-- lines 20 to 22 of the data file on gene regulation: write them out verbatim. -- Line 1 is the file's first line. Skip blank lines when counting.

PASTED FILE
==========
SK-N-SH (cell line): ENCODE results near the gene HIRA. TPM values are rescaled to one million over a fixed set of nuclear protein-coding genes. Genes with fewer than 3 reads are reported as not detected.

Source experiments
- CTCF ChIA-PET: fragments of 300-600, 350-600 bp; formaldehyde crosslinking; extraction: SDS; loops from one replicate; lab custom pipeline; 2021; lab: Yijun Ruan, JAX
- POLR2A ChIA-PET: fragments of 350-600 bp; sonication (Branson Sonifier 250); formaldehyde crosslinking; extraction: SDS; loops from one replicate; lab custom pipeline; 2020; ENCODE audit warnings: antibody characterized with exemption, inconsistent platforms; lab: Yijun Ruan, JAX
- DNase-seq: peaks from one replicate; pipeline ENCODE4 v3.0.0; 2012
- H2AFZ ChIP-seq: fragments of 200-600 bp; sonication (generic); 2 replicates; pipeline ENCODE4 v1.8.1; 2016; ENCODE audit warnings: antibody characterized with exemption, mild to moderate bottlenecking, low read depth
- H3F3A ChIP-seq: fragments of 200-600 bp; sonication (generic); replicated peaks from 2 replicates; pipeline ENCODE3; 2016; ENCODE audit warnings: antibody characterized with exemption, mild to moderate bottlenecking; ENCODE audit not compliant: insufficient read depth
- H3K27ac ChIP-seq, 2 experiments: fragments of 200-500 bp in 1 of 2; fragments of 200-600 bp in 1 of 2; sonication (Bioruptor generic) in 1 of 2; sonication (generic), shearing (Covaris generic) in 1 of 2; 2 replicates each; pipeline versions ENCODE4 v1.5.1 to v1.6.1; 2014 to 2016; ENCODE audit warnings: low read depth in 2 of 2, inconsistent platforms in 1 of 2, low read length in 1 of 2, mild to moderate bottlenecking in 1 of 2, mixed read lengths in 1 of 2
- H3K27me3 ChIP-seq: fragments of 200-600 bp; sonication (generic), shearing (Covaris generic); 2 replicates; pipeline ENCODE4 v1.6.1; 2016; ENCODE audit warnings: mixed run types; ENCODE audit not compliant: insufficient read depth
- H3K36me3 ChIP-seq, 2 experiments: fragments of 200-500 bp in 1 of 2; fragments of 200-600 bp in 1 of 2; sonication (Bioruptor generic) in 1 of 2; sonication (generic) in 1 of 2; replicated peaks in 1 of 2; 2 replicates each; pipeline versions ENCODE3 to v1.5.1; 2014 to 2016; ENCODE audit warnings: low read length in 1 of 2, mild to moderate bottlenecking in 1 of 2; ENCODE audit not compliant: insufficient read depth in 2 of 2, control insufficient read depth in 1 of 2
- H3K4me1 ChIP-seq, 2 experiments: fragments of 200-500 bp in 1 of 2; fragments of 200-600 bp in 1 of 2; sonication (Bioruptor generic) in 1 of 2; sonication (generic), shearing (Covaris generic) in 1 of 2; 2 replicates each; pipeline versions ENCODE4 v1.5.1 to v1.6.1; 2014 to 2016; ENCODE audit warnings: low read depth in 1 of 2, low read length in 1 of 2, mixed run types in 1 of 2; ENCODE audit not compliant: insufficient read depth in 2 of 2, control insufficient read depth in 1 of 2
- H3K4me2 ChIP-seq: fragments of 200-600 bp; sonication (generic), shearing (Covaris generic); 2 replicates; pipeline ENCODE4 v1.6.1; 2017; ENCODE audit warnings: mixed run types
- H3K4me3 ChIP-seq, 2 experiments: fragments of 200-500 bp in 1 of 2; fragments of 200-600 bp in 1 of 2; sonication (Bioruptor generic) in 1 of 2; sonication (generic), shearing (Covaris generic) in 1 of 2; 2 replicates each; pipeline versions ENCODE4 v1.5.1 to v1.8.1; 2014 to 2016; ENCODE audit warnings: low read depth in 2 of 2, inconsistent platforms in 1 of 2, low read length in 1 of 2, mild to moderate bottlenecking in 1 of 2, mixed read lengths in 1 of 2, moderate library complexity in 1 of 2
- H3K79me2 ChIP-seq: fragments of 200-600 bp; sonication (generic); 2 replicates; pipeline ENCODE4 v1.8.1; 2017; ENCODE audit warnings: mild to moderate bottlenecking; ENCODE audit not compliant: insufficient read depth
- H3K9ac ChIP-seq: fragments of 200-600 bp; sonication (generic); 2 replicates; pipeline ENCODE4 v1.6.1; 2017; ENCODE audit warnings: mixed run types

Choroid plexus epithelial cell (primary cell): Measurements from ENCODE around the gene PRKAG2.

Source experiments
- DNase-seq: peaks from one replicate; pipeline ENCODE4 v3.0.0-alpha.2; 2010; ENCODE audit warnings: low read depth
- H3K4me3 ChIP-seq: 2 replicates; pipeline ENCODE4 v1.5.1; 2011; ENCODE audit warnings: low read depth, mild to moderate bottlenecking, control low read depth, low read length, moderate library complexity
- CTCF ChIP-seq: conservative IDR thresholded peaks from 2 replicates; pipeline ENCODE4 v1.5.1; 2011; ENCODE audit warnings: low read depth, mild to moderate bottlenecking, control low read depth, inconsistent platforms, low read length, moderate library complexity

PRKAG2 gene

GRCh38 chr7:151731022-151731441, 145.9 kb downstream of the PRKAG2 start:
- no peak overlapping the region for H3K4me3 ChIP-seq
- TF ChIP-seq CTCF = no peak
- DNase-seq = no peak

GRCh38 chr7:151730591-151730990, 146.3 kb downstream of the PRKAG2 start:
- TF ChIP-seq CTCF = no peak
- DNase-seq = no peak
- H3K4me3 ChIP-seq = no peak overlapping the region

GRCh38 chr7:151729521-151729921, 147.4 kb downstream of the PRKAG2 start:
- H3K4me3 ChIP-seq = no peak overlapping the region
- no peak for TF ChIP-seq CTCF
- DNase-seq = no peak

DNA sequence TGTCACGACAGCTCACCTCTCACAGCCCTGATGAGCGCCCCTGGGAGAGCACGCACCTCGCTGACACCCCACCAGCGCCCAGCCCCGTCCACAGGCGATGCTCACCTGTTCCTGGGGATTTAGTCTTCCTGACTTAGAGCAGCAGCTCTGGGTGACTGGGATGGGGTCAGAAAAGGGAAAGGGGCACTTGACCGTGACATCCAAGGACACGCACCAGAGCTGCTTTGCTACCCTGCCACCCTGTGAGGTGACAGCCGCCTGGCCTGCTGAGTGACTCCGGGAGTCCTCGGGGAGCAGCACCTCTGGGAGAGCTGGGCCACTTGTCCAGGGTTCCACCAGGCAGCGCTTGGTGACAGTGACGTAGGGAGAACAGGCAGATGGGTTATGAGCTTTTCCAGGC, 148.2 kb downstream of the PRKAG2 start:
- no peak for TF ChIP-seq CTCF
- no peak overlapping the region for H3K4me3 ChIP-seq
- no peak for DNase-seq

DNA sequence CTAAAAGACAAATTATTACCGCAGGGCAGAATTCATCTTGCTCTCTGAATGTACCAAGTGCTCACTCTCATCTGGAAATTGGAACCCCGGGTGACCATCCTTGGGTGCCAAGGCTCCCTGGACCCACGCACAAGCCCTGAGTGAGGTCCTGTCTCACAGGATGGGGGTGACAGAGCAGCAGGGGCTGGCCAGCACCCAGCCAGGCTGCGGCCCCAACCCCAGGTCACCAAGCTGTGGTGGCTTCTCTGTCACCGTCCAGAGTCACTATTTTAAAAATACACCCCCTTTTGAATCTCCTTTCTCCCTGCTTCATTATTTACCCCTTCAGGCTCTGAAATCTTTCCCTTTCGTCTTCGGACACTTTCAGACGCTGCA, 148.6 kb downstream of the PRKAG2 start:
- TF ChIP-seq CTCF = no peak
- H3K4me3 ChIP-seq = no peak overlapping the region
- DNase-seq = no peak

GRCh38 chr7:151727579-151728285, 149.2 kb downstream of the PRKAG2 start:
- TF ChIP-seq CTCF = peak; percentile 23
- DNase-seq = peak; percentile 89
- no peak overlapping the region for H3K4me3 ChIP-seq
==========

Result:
- CTCF ChIP-seq: conservative IDR thresholded peaks from 2 replicates; pipeline ENCODE4 v1.5.1; 2011; ENCODE audit warnings: low read depth, mild to moderate bottlenecking, control low read depth, inconsistent platforms, low read length, moderate library complexity

PRKAG2 gene

GRCh38 chr7:151731022-151731441, 145.9 kb downstream of the PRKAG2 start: